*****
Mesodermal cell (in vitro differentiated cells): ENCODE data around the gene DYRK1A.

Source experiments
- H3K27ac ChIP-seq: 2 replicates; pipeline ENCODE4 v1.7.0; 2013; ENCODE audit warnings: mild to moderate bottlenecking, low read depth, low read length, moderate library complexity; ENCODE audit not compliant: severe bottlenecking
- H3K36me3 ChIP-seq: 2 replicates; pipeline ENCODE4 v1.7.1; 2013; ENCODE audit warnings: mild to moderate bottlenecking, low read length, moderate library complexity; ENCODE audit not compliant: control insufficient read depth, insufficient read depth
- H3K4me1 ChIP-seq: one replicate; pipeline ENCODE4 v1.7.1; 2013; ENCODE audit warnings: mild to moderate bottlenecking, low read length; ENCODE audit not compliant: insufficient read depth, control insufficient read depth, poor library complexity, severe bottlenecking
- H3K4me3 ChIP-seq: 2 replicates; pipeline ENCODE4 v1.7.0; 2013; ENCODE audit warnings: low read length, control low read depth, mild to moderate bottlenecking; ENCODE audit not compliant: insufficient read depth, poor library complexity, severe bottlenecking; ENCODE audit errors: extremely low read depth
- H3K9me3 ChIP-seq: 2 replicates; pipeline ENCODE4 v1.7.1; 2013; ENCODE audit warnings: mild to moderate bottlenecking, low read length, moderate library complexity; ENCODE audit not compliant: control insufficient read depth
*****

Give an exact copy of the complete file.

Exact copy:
Mesodermal cell (in vitro differentiated cells): ENCODE data around the gene DYRK1A.

Source experiments
- H3K27ac ChIP-seq: 2 replicates; pipeline ENCODE4 v1.7.0; 2013; ENCODE audit warnings: mild to moderate bottlenecking, low read depth, low read length, moderate library complexity; ENCODE audit not compliant: severe bottlenecking
- H3K36me3 ChIP-seq: 2 replicates; pipeline ENCODE4 v1.7.1; 2013; ENCODE audit warnings: mild to moderate bottlenecking, low read length, moderate library complexity; ENCODE audit not compliant: control insufficient read depth, insufficient read depth
- H3K4me1 ChIP-seq: one replicate; pipeline ENCODE4 v1.7.1; 2013; ENCODE audit warnings: mild to moderate bottlenecking, low read length; ENCODE audit not compliant: insufficient read depth, control insufficient read depth, poor library complexity, severe bottlenecking
- H3K4me3 ChIP-seq: 2 replicates; pipeline ENCODE4 v1.7.0; 2013; ENCODE audit warnings: low read length, control low read depth, mild to moderate bottlenecking; ENCODE audit not compliant: insufficient read depth, poor library complexity, severe bottlenecking; ENCODE audit errors: extremely low read depth
- H3K9me3 ChIP-seq: 2 replicates; pipeline ENCODE4 v1.7.1; 2013; ENCODE audit warnings: mild to moderate bottlenecking, low read length, moderate library complexity; ENCODE audit not compliant: control insufficient read depth